1. The petitioner Sushil Kumar Mehrotra seeks special leave Under Article 136 of the Constitution to file an appeal against the judgment of the Allahabad High Court (Lucknow Bench) in Criminal Appeal No. 24 of 1977, confirming his conviction by the learned Additional Sessions Judge, Lucknow for offences punishable under Section 302 read with Section 34 and Section 394 I.P.C. and the sentence of life imprisonment awarded for each of the offences. The murder alleged was of the petitioner's mother's sister Urmila, wife of Bhalla, P.W. 4 in the house of the deceased and P.W. 4 at about 7.30 p.m. on 22.3.1075. The case of the prosecution was that at about 3.00 p.m. on that day the petitioner and his two friends Sushil Kumar Tandon and Shyam Shukla went to the residence of the deceased and P.W. 4, who was employed at that time as Assistant statutory Master at Charbagh Railway Station, Lucknow, and those three persons stayed in the house of the deceased and P.W. 4, when P.W. 4 left the house for going to his duty at the Railway Station. Later at about 7.30 p.m. Bansi Lal, P.W. 1, a RPF Inspector and neighbour of,P.W 4 came near the main gate of his house on a cycle and heard the shrieks of the deceased coming from the house. Thereupon, P.W. 1 parked his.cycle and moved towards the main exit of P.W. 4's house. Om Prakash, P.W. 2, Shambhoo Surat, P.W. 3 and others who were present on the road into which the houses of PWs. 1 and open and also P.W. 1 saw the petitioner and two other persons coming out of the house of the deceased and running towards the north after holding out threats to them. One of those three persons had a pistol while the other had an open knife and the petitioner had bag and was wearing only a baniyan and pants and not any shirt. P.W. 1 to 3 went into the house of the deceased and P.W. 4 and found the deceased lying dead in the kitchen and some properties lying scattered and some valuable ornaments missing. There was also a blood-stained shirt lying inside the house of the deceased and P.W. 4. There was electric light burning in the street when the petitioner and the other two persons came out of the house of the deceased and P.W. 4 and ran away. P.W. 1 lodged the First Information Report about the incident at 8.30 p.m. on the same day. P.W. 4 who was sent for, came to the house later, and found his wife dead and the valuable properties missing. In the kitchen where deceased was lying dead, there were three tea cups and water was boiling in the kettle. Autopsy on the body of the deceased disclosed an abrasion on the right frontal area just above the eye-brow and contusion on the lip and multi-purpose abrasions on the face and the neck. The Doctor who conducted the autopsy found clotted blood over the scalp of the deceased on the right temporal and frontal area as also in the right ear and in both the nostrils.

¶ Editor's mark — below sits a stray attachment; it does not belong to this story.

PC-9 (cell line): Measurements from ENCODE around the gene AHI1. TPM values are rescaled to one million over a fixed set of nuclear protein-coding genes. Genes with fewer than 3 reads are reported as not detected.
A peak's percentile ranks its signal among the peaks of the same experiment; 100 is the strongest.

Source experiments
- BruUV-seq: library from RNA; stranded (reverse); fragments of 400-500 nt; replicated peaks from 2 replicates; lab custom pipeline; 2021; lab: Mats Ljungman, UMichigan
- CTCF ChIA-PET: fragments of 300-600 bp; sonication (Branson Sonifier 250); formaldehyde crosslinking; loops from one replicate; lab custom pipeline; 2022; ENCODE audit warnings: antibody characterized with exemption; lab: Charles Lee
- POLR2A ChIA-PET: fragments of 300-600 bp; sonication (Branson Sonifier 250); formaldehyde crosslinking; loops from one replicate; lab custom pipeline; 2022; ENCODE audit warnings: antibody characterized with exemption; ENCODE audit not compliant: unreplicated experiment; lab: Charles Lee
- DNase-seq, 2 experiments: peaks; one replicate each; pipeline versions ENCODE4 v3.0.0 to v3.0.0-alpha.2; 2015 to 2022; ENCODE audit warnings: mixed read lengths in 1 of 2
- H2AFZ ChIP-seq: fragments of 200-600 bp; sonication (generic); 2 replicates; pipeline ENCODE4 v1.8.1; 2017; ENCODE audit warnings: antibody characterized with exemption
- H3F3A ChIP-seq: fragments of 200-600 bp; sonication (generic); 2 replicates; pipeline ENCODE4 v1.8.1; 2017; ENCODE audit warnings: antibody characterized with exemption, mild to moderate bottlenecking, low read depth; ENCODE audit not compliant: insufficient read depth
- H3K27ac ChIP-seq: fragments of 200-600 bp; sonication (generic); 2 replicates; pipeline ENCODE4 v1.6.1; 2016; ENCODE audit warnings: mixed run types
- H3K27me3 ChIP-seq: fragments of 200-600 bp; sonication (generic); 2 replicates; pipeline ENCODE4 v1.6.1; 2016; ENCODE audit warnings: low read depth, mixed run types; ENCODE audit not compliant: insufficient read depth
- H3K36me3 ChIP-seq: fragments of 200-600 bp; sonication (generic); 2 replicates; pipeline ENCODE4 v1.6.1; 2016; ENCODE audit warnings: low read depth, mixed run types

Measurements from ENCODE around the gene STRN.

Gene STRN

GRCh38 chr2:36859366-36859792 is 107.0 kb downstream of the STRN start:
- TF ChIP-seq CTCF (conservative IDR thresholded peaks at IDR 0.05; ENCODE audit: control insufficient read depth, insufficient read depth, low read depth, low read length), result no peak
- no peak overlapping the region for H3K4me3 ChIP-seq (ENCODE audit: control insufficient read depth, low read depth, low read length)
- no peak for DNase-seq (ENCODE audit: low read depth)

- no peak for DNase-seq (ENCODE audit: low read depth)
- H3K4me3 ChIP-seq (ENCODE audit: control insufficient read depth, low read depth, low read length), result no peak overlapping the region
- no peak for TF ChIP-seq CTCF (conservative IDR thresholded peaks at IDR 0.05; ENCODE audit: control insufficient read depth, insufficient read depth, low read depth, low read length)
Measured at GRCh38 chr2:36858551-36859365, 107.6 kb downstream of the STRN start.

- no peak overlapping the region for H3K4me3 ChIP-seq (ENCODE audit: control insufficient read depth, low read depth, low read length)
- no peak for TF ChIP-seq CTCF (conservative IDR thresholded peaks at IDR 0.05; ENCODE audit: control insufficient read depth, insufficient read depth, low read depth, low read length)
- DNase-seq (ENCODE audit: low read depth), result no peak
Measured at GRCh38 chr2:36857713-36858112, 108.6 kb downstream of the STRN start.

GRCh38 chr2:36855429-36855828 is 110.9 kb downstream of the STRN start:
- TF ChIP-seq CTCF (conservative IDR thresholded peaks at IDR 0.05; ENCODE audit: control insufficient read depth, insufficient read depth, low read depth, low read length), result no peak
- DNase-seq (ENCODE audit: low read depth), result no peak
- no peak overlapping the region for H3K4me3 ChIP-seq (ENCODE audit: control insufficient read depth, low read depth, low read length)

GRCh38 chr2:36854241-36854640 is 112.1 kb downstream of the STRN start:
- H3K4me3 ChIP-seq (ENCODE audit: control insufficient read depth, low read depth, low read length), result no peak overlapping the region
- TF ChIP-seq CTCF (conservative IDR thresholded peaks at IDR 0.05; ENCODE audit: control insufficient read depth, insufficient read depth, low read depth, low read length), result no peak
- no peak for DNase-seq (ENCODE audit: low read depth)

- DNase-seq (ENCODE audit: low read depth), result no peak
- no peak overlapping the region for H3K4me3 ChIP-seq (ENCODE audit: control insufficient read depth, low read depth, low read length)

2. The evidence of P.W. 6 showed that no investigation was conducted in respect of Sushil Kumar Tandori and Shyam Shukla and no charge-sheet was even filed against them. There was no direct evidence against the petitioner. The case against the petitioner rested only on circumstantial evidence. The trial court as well as the High Court relied on the circumstantial evidence and the identification of the petitioner by P.Ws. 1 to 3 as the person who came out of deceased's house with a bag in his hand along with other two persons who were armed with a pistol and a knife and had escaped after threatening P.Ws. 1 to 3 soon after the occurrence. P.W. 4 had deposed about the earlier visit of the petitioner and his two friends to his house and about their continuing to remain in the house even when he left for his duty at the Railway Station. The trial court as well as the appellate court found that the circumstantial evidence and identification of the petitioner by P.Ws. 1 to 3 satisfactorily proved the guilt of the petitioner for the offences under Section 302 read with Sections 34 and 394 I.P.C.